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The Death of Rock: The Chronology

The Seventies

Artists are listed alphabetically within year of demise. Feel free to scroll, or click the year you wish to view and skip ahead.

Key

Some entries have special notations prior to their names. They represent induction into one of the following Halls of Fame:
* denotes induction into the Rock & Roll Hall of Fame.
# indicates induction into the Country Music Hall of Fame.
^ symbolizes induction into the Blues Hall of Fame.

Early Seventies

Mike Gannon
gunshot wound. Gannon was guitarist for the Electric Prunes on their 1967 hit, "I Had Too Much To Dream Last Night." He died of a gunshot wound while on R&R in Hawaii, after a tour of duty in Vietnam. No exact cause (suicide, accident or murder) or date of death could be found, and Gannon's age at death is unknown.

1970

Slim Harpo
(James Moore), heart attack. He was 46. "Baby, Scratch My Back," "Shake Your Hips," "I'm a King Bee"

The Jimi Hendrix Experience

Mitch Mitchell, Jimi Hendrix and Noel Redding

*Jimi Hendrix
(born Johnny Allen Hendrix, his father changed his name to James Marshall Hendrix when he was 4 years old), aspiration of vomit while sleeping after ingesting alcohol and sleeping pills. Sources are saying Hendrix's death was actually a homicide; read about Hendrix's murder by his manager. Hendrix was 27 and an established guitar legend. In 2003, Rolling Stone magazine named Hendrix the greatest guitarist of all time. The Jimi Hendrix Experience, with Noel Redding (see 2003) and Mitch Mitchell (2008; natural causes at age 61), were inducted into the Rock & Roll Hall of Fame in 1992. "Purple Haze," "Foxy Lady," "Manic Depression"

Janis Joplin

"Pearl"

*Janis Joplin
heroin overdose in 1970; "Pearl" was 27. Blues legend Bessie Smith (see 1937) lay in an unmarked grave for 33 years, until Joplin and Juanita Green, Smith’s former maid and later a chapter-head of the NAACP, donated money for a headstone. "Pearl" was inducted into the Rock & Roll Hall of Fame in 1995. "Me and Bobby McGee," "Piece of My Heart," "Summertime," "Mercedes Benz"

James "Shep" Sheppard
murdered. He was 34. Sheppard, lead singer for Shep and The Limelites, was found shot to death in his car on the Long Island Expressway. He had been robbed and beaten. "Daddy's Home," "A Thousand Miles Away," "Everybody's Somebody's Fool"

Tammi Terrell

Tammi Terrell

Tammi Terrell
brain tumor; she was 24. Terrell gained notoriety as Marvin Gaye's (see 1984) singing partner on several Motown hits. "Ain't No Mountain High Enough," "Ain't Nothing Like the Real Thing," "Your Precious Love"

Canned Heat

Canned Heat, front to back:

Fito de la Parra, Larry Taylor, Bob Hite (standing, d. 1981),

Henry Vestine (d. 1997), Alan Wilson (standing, d. 1970).

Al "Blind Owl" Wilson
suicide. Wilson was the vocalist, harmonica player, and one of thr original members of Canned Heat, along with Bob "The Bear" Hite (see 1981) and Henry "Sunflower" Vestine (see 1997)." Wilson overdosed on tranquilizers (reportedly in the back yard of Hite) when he found out he couldn't save a redwood forest from being leveled by a timber company. He was 27. "Going Up Country," "Let’s Work Together," "Time Was," "Boogie Music," "On the Road Again"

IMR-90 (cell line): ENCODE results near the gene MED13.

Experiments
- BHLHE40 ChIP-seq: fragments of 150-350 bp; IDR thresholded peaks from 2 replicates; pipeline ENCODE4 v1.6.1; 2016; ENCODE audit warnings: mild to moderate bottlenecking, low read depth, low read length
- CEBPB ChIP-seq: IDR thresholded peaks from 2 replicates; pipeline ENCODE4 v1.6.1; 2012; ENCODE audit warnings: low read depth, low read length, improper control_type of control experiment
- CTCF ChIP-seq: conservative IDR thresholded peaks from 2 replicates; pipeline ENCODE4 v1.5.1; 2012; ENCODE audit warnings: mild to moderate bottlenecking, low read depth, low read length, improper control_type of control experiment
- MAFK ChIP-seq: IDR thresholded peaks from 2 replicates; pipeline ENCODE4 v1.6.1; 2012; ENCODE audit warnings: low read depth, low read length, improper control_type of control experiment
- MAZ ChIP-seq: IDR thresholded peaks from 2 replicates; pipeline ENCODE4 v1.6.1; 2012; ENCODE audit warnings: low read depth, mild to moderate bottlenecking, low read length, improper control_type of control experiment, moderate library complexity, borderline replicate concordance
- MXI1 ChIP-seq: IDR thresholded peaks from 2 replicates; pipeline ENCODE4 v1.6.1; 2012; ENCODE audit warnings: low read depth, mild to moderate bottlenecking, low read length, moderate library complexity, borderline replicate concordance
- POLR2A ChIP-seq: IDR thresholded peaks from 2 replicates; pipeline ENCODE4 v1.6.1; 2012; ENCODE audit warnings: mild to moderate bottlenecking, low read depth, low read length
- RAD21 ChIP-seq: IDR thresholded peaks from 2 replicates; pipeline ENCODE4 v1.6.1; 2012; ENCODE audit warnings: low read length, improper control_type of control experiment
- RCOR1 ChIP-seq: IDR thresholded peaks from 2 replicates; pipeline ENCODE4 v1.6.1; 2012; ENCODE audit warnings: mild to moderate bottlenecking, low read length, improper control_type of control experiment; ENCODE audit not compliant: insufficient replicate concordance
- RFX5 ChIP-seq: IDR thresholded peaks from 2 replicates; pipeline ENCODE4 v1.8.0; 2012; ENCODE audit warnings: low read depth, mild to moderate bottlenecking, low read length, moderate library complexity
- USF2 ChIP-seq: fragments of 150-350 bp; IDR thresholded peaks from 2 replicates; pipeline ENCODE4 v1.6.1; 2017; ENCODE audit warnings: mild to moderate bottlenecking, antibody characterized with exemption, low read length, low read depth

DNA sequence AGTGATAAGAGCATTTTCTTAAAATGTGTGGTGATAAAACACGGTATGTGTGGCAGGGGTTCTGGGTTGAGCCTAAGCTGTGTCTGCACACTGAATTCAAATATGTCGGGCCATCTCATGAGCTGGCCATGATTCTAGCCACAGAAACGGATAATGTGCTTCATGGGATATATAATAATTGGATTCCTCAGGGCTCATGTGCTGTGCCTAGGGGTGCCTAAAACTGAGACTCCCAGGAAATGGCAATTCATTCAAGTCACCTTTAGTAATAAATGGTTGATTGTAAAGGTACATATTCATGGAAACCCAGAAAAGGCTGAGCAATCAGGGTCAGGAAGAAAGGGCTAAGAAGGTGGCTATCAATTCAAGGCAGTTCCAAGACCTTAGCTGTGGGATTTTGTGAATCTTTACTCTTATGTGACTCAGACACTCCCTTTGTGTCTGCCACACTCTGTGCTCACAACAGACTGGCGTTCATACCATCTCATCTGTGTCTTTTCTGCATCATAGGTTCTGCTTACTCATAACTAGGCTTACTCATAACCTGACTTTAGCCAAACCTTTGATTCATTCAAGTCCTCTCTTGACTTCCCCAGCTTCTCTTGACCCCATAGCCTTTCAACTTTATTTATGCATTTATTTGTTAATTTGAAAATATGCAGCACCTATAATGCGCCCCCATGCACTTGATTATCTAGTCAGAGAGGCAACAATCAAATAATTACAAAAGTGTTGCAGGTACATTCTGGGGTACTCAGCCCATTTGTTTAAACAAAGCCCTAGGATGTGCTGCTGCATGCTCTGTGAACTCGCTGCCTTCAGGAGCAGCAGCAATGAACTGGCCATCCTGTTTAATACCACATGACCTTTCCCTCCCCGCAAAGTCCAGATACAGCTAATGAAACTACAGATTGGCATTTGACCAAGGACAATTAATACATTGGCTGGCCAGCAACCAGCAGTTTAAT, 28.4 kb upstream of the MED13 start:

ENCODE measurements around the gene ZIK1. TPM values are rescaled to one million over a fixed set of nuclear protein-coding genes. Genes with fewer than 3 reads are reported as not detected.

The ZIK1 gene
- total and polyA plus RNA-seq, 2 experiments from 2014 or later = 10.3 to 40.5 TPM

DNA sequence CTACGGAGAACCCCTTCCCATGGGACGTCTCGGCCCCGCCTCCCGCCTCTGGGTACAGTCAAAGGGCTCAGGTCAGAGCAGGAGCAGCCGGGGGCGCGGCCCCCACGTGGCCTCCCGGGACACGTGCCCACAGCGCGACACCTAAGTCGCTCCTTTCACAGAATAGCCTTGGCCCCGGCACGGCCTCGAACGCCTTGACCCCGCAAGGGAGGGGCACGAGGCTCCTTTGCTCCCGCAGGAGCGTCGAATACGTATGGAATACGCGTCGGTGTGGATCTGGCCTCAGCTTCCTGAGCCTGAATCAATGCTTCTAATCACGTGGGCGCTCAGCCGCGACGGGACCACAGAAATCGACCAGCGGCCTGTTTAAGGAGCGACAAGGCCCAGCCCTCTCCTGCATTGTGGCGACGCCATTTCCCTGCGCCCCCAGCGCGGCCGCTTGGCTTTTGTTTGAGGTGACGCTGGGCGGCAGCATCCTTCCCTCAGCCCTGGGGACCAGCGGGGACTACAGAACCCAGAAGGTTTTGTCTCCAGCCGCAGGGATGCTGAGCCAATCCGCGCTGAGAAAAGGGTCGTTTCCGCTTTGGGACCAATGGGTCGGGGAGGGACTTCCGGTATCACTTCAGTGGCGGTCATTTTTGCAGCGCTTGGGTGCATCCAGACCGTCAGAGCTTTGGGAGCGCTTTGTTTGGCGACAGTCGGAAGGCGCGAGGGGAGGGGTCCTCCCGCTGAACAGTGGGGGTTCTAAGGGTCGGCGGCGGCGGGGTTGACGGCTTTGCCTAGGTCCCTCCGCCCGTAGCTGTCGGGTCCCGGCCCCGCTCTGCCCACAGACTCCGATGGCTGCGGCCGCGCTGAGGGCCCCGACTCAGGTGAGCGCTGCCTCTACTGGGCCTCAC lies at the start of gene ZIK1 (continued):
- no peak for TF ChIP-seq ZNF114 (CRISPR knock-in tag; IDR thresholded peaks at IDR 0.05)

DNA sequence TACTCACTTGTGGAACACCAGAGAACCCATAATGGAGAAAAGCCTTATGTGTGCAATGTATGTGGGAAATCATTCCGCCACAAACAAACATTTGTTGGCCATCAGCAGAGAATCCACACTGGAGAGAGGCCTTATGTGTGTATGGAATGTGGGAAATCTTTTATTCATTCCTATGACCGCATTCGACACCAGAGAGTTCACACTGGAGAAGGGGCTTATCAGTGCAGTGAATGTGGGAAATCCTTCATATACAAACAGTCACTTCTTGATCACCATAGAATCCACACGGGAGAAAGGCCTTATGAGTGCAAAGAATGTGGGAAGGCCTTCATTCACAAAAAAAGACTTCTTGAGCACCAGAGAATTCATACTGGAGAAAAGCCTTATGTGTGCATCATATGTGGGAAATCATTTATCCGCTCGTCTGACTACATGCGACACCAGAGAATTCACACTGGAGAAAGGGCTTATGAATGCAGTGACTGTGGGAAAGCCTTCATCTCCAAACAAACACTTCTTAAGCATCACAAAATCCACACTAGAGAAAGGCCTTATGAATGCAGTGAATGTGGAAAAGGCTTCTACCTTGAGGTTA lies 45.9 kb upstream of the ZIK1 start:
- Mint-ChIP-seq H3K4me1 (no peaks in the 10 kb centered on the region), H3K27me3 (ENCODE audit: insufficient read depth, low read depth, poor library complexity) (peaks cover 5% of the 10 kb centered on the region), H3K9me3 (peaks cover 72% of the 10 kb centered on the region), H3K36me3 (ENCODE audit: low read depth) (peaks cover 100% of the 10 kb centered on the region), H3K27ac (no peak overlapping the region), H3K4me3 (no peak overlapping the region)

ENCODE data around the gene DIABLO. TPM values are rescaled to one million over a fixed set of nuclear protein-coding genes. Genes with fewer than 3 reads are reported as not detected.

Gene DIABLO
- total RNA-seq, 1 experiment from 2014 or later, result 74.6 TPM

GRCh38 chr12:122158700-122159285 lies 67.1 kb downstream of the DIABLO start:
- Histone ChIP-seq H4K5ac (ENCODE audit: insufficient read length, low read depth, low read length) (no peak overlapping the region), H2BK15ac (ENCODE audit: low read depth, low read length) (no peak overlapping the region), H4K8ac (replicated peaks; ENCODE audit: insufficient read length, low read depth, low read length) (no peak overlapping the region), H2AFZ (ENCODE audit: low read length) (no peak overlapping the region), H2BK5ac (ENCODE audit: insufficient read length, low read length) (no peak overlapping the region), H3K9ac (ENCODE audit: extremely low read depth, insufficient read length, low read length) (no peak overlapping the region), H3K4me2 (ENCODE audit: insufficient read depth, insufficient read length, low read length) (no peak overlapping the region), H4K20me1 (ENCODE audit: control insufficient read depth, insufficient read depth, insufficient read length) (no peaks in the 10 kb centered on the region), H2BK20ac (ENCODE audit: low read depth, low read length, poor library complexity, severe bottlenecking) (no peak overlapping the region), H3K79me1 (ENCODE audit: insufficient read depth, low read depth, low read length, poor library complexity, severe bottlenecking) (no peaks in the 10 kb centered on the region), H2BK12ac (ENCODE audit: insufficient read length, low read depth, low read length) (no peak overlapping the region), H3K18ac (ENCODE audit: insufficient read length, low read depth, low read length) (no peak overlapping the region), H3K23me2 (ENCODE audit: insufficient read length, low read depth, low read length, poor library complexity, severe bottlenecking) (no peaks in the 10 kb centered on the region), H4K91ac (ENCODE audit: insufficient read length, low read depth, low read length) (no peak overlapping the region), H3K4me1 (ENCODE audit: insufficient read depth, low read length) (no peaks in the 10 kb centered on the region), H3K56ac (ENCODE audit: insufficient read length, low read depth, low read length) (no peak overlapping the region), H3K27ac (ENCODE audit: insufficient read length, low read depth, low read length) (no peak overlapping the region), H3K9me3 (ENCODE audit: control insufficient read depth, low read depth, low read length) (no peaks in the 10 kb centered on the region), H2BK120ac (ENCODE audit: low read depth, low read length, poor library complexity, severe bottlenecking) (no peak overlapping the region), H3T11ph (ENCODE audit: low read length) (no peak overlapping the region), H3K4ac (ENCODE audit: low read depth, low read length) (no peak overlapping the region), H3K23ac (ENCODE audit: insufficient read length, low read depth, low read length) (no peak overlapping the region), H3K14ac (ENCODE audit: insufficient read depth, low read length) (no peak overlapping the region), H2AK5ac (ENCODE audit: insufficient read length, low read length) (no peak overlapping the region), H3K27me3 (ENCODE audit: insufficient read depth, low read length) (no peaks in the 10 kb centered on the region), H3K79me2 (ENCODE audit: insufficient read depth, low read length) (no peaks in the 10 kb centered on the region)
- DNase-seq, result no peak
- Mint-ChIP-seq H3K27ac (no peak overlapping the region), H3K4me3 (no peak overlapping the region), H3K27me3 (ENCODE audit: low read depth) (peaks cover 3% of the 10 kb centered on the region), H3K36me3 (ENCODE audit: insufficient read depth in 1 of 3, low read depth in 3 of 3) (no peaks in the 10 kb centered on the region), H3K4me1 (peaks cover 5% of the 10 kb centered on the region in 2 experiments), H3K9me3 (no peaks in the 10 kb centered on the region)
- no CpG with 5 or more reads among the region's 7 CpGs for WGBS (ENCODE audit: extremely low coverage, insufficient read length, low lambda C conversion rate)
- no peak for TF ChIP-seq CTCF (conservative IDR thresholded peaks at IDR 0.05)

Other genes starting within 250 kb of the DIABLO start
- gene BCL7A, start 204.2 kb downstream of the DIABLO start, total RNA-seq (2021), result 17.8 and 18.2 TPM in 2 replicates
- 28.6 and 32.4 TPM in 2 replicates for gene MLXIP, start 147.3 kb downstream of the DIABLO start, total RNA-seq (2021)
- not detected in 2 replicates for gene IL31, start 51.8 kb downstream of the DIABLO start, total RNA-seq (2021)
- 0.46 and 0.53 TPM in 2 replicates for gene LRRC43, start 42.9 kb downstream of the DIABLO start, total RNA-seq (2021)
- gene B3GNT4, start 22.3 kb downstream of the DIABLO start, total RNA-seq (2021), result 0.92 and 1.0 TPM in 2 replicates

Allman Brothers

The Allman Brothers Band circa 1970: Jai Johanny Johanson ("Jaimoe"), Berry Oakley (d. 1972),

Duane Allman (d. 1971), Butch Trucks (d. 2017), Gregg Allman (d. 2017), and Dickey Betts

*Duane Allman
(Howard Duane Allman), motorcycle accident. He was 24. Fellow band mate, Berry Oakley, would die under similar circumstances a year later, only a few blocks away. In 2003, Rolling Stone magazine named Allman one of the greatest guitarists of all time (ranking #2). Allman was the guitarist for the Allman Brothers Band, who were inducted into the Rock & Roll Hall of Fame in 1995. "Ramblin' Man," "Midnight Rider," "Melissa"

1971

Arlester "Dyke" Christian
shot to death. Christian sang back up for The O'Jays and later formed Dyke and the Blazers. Christian is said to have influenced many, including James Brown and Wilson Pickett. He was shot four times with a .22-caliber pistol while sitting in his car in downtown Phoenix. He was 27. It was speculated that the killing was drug-related; the case against the shooter, Clarence Daniels, was dismissed based upon "evidence indicating self-defense." Dyke and the Blazers were inducted to the Arizona Music & Entertainment Hall of Fame. "Let A Woman Be a Woman, Let a Man Be a Man," "Funky Broadway - Part 1" (later covered by Pickett as a #1 R&B single)

King Curtis
(Curtis Ousley), murdered. Curtis was a legendary session saxophonist who appeared on many hits in the 50's and 60's. He had 15 top 100 songs from 1962 to 1971. In 1971, he had an argument outside his apartment when a man pulled out a dagger and stabbed Curtis in the heart. He was 37. King Curtis was inducted into the Rock & Roll Hall of Fame in 2000. "Soul Twist," "Ode to Billie Joe," "Memphis Soul Stew." With the Coasters: "Yakety Yak"